• optimiser function

  • Activation function for input and hidden layers

  • Activation function for output layer

It is worth mentioning that the experiments were conducted with one, two, or three hidden layers. The results were not significantly different. Therefore, in this study, only one hidden layer was chosen for hyperparameter selections.

The full cycle of learning and adapting the weights of the network is called epoch. In this model, 100 epochs and 200 epochs were used in the grid search. The particular count of samples utilised in one iteration is called batch size. 10 and 100 batches were used in this grid search. The units or nodes in the input and hidden layers are called neurons. In this model, 100 neurons and 200 neurons were used in the grid search.

The optimiser functions evaluated in this model are:

  • Adaptive Moment Estimation (Adam) - a stochastic optimisation method that uses a randomly selected data subset to create a stochastic approximation, instead of using the entire data set to calculate the actual gradient.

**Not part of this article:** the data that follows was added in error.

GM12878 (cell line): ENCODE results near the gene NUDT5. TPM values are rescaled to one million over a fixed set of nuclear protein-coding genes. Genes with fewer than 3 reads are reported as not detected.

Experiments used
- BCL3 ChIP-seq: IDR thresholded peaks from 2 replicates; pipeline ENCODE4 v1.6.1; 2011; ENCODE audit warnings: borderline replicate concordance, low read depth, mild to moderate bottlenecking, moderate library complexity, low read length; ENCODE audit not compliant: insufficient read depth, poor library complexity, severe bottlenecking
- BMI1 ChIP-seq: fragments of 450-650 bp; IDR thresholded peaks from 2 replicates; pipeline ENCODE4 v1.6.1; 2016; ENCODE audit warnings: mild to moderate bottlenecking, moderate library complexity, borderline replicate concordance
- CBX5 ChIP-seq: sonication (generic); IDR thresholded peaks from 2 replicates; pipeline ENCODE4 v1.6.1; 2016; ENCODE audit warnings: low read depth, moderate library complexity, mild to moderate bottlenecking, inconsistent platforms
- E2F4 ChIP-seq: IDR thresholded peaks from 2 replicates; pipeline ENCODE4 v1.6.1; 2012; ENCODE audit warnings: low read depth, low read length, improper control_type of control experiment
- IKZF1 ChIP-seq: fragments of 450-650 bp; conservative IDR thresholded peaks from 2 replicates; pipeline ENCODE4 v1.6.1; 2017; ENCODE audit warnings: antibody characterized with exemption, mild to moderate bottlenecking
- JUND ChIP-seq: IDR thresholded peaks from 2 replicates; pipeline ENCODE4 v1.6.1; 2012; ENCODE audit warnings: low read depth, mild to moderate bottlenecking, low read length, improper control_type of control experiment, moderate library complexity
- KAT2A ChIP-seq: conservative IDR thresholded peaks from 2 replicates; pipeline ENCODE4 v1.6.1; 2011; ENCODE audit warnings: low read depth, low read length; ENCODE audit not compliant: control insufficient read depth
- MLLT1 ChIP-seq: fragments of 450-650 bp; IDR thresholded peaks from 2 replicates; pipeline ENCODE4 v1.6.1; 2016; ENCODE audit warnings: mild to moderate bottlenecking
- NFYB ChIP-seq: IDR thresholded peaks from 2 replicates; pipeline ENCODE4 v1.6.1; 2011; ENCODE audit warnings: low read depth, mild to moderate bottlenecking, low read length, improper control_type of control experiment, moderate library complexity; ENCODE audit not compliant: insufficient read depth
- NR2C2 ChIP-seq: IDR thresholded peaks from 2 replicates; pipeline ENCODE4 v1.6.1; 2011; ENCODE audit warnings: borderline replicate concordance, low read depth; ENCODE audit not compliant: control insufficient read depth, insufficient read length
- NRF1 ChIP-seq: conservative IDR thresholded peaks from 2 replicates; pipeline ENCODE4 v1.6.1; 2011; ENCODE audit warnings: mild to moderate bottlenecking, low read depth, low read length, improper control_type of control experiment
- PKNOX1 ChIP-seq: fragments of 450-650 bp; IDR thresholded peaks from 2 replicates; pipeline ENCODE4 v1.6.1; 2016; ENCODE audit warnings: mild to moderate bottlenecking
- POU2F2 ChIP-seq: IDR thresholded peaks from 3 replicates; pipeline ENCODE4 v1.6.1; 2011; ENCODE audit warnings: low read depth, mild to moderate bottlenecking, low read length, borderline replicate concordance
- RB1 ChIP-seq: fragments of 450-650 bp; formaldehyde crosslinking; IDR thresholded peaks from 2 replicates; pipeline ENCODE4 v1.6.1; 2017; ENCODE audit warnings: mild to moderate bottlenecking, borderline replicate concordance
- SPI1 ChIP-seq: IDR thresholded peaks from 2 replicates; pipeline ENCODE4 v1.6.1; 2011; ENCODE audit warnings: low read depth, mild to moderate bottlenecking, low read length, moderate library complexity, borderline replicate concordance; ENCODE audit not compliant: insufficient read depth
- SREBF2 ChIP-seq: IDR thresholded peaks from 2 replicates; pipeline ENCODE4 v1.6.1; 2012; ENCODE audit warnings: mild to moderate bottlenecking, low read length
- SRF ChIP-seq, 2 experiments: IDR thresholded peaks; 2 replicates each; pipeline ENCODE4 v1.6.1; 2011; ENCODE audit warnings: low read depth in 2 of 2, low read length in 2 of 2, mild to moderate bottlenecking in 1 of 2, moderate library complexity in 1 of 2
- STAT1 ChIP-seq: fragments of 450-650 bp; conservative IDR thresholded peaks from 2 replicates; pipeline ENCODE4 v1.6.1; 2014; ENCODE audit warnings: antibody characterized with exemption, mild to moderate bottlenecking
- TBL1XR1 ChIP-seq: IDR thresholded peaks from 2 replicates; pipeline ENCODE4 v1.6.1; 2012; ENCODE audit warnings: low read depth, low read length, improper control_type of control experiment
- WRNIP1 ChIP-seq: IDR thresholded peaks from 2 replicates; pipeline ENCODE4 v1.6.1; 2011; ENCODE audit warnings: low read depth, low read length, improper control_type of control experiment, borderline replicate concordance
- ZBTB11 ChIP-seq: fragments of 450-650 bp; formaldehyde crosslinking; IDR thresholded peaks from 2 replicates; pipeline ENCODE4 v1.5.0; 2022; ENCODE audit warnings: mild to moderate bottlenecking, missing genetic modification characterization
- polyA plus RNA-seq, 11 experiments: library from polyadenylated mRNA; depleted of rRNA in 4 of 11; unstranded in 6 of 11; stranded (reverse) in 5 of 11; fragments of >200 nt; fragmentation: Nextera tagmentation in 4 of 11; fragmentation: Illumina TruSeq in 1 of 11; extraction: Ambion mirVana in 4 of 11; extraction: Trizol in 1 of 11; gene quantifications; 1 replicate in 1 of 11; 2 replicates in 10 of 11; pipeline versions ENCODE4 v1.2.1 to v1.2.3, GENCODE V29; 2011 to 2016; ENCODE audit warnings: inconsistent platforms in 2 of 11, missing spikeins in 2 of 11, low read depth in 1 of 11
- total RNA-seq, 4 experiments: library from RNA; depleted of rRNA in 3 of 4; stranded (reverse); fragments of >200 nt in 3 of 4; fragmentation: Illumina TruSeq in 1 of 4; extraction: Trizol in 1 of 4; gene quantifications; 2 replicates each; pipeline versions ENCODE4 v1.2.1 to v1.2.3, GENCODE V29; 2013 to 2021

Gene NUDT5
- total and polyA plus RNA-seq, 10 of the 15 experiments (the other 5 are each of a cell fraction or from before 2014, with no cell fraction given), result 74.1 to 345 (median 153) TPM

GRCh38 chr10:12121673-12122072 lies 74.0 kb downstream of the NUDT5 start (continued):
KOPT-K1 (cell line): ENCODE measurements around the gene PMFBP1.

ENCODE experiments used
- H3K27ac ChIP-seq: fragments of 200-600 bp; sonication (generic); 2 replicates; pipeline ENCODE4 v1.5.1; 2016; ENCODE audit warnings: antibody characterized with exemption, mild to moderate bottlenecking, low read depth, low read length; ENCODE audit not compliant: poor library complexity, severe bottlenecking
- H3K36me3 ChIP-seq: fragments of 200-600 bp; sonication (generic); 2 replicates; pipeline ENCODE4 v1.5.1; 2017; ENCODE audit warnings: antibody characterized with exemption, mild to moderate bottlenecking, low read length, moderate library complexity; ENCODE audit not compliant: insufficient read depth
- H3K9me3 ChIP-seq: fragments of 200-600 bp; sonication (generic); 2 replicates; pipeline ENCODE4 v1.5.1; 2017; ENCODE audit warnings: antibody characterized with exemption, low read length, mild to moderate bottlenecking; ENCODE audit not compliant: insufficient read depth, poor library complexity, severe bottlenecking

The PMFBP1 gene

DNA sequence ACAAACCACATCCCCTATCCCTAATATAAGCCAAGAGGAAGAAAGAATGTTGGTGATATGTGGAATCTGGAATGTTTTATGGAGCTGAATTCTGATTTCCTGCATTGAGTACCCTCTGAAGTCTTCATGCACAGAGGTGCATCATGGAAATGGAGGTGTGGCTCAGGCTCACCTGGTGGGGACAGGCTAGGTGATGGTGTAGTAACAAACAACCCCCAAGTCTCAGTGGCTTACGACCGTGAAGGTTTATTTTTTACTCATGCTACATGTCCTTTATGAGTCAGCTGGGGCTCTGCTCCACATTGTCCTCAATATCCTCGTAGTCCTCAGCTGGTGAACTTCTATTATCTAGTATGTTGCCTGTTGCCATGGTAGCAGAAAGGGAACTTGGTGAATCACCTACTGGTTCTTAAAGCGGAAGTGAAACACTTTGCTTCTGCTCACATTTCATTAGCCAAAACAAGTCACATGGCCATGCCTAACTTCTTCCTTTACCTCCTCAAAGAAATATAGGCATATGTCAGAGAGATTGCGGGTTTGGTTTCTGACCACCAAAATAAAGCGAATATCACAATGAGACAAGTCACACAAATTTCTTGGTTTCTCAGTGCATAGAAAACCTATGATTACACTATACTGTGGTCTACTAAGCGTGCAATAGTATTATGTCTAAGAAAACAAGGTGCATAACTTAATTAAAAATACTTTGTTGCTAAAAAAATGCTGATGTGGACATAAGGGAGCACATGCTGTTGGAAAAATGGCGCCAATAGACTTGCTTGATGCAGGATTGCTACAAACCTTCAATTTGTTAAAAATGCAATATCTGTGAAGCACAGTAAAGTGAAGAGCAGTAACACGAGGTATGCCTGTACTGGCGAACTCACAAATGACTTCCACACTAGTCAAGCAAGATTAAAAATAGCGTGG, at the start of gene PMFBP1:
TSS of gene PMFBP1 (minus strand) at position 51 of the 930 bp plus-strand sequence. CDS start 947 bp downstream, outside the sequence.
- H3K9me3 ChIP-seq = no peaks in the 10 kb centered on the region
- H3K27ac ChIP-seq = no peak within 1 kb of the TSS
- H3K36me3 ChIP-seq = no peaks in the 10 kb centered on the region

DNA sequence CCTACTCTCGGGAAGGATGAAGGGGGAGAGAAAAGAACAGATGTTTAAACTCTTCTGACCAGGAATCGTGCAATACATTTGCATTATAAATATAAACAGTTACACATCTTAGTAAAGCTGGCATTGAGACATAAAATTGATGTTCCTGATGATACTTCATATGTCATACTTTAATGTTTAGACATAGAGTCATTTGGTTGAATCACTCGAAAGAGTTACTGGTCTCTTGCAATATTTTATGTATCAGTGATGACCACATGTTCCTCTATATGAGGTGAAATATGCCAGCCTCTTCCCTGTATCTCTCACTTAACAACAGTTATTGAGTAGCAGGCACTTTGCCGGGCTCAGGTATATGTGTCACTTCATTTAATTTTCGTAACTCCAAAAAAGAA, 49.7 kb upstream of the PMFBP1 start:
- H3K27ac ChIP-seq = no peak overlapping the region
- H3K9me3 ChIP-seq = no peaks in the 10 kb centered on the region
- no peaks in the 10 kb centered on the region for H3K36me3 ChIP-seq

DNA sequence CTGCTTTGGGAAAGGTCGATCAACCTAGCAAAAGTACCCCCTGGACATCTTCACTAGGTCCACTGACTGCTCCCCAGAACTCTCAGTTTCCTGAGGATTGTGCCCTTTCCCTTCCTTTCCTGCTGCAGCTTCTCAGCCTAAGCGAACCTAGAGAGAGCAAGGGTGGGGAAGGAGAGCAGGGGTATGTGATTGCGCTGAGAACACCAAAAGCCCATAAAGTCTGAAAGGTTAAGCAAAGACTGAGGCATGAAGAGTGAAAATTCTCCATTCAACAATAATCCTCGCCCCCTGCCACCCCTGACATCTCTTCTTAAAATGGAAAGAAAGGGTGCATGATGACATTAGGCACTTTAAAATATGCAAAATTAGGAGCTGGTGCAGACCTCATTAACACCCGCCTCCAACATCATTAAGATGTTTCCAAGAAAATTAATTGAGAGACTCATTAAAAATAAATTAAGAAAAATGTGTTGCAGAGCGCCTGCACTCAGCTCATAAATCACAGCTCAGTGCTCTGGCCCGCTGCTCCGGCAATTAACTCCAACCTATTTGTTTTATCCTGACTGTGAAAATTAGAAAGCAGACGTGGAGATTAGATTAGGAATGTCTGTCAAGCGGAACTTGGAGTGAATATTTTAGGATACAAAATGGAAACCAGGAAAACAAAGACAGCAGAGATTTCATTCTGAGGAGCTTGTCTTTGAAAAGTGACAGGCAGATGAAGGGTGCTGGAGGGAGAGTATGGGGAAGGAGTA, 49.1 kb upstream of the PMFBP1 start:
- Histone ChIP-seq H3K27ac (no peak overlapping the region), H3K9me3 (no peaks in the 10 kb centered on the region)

• Root Mean Square Propagation (rmsprop) - an extension of gradient descent and the AdaGrad version of gradient descent that uses a decaying average of partial gradients in the adaptation of the step size for each parameter.

  • Stochastic gradient descent (SGD) - an iterative method for optimising an objective function with suitable smoothness properties. It can be regarded as a stochastic approximation of gradient descent optimisation, since it replaces the actual gradient by an estimate thereof.

  • AdaMax (AdaMax) - an optimisation method that implements the AdaMax algorithm. It is a variant of Adam based on the infinity norm.

  • AdaGrad (Adagrad) - a stochastic optimisation method that adapts the learning rate to the parameters. It performs smaller updates for parameters associated with frequently occurring features, and larger updates for parameters associated with infrequently occurring features.

In the input and hidden layer, and in the output layer, the activation functions were evaluated independently. The Activation functions evaluated in this model are:

  • Rectified Linear Unit (ReLU) - the range of the activation value is from 0 to infinity.